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After a 14-hour plane ride from Atlanta, a train ride from Narita International Airport into the city and a 13-hour time difference, I’ve finally arrived in Tokyo!
I thought I would share some of my early impressions of visiting Japan. First of all, the people are incredibly friendly. Yes, there is definitely a language barrier, but a smile and a short bow of the head goes a long way!
So far, there hasn’t been anything that I haven’t been able to communicate, even through I don't know a single word of Japanese. I’ve been able to easily order in restaurants (by pointing), navigate the city, and even track down wrapping paper and tape for some gifts.
To me, Tokyo is its most beautiful at night, when the city is lit up with thousands of signs, flashing lights, and illuminated office buildings, with employees hard are work often to the late evening. I am staying in Shibuya, the Tokyo Times Square area, which is centrally located so there are plenty of lights and signs all around.
Navigating my way from the airport to my hotel and around the city has been pretty easy – most signs that a tourist would need to read are written in both Japanese and English. There are comforts of home right outside of my hotel – a Krispy Kreme and a Starbucks! Both are extremely popular and crowded at all hours of the day and evening.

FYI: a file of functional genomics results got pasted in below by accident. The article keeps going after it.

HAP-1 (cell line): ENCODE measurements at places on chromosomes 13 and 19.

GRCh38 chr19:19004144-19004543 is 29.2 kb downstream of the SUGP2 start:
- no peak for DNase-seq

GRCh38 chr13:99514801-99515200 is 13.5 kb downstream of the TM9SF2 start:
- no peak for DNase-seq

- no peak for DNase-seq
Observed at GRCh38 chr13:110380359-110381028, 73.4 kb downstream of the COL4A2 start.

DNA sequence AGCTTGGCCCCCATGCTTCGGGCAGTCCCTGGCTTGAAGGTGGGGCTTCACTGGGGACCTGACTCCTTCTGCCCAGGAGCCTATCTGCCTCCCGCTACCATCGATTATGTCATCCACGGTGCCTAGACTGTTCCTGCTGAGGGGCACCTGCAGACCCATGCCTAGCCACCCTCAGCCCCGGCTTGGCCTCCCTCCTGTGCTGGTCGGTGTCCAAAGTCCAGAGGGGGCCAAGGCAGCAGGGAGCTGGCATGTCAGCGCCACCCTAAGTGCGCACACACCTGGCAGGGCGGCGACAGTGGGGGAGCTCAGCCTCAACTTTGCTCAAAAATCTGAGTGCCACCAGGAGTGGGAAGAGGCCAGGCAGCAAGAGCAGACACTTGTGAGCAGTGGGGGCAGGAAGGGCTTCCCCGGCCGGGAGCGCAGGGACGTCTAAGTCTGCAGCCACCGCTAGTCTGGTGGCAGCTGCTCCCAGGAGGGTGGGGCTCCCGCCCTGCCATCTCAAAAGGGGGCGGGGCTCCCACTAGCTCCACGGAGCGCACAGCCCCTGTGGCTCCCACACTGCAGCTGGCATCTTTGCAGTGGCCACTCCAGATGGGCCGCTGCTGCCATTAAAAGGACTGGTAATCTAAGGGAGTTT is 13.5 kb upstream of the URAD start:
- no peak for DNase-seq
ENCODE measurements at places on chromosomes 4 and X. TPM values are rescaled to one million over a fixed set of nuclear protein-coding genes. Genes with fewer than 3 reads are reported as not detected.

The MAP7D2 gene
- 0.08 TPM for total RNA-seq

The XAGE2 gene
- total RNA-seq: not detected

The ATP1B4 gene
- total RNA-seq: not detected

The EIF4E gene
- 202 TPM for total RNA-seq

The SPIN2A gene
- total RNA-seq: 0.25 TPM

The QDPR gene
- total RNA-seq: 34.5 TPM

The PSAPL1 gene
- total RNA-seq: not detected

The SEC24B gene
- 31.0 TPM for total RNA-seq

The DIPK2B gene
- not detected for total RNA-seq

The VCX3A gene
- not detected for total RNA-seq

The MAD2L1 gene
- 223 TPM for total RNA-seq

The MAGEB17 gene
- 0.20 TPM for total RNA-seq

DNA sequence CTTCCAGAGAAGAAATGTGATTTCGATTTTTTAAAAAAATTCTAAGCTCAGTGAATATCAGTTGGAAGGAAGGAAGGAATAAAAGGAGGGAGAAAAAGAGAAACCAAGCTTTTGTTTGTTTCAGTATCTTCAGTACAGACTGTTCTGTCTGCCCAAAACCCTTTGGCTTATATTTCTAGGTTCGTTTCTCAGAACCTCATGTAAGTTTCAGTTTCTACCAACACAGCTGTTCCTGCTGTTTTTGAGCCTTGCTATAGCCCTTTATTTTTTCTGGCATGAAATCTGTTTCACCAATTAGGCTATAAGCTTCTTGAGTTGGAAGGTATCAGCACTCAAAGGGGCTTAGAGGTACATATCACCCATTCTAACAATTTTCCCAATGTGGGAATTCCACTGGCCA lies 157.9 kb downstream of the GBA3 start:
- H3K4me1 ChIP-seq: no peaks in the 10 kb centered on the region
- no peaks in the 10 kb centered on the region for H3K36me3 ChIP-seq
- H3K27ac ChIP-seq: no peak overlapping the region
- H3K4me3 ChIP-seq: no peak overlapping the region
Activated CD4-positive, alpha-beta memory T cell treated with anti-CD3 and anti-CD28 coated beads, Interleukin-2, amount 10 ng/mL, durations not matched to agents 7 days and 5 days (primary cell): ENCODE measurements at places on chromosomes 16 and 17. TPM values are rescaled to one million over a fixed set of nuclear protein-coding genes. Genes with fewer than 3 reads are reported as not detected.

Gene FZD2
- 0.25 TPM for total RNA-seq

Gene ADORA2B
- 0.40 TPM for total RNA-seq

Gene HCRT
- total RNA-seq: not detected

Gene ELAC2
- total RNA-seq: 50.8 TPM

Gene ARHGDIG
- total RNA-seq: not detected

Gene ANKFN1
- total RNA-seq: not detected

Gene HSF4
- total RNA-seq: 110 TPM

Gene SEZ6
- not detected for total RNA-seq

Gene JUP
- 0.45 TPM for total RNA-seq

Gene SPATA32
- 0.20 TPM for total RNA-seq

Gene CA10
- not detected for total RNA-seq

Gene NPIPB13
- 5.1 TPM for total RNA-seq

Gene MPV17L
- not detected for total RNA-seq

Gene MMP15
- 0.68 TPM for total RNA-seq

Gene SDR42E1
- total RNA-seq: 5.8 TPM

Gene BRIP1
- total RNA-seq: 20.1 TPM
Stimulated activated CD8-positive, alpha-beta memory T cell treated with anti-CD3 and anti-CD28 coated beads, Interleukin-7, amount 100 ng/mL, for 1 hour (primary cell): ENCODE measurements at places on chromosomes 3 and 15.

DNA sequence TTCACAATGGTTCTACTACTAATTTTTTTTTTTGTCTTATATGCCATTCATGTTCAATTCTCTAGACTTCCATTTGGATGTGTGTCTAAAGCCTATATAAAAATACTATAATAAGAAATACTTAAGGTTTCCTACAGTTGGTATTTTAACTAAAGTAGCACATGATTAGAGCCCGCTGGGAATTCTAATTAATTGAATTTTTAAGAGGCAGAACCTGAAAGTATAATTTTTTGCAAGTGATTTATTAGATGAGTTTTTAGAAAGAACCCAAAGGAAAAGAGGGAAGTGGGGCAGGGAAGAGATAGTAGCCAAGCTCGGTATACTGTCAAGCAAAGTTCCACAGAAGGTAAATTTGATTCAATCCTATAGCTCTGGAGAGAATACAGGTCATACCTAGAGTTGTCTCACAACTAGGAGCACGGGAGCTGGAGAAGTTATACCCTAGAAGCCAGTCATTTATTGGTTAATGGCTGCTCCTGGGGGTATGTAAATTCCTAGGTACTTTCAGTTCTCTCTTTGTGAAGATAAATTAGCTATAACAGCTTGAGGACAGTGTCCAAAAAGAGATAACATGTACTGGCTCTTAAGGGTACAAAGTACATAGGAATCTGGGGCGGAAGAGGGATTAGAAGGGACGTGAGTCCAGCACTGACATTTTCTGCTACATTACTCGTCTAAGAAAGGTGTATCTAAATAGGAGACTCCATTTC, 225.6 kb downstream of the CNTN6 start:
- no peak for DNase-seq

The Krispy Kreme is even two stories tall with booths and tables for enjoying the sugary goodness. I peaked in the window to see if I could notice any differences from our Krispy Kremes at home and couldn’t spot anything majorly different. If the bags and bags of donuts that I saw heading out the door are any indication, they must taste the same as they do at home.
One obvious difference that I have noticed is the smaller size and portions of food then we are used to at home. This was especially apparent at the Starbucks, where the average-size drink is equivalent to a kid's-meal-sized drink back in the US.
One of my other favorite things to do in a new city is to visit a grocery store. You can learn a lot about a location by just visiting something as simple as where they do their shopping. The most striking difference happened to be the price of fruits and vegetables. Bananas were sold individually and were the equivalent of $2 each. Grapes were selling for $15 a bunch and cantaloupes were more than $20 each.
Yesterday evening, I hosted the first of our Asia receptions. We had a great turnout of 15 alumni, parents, and spouses. The group was very gracious and appreciated the opportunity to get to know other Emory alumni in Tokyo and to hear about what was happening back on campus.
All agreed that they wanted to continue to meet on a more regular occasion. After only two days in Japan, I am about to board a plane for South Korea to prepare for our large alumni event on October 9. Thank you Japan and the Emory alumni in Tokyo for a short but sweet visit!
-- Allie Hill, director, international alumni relations, EAA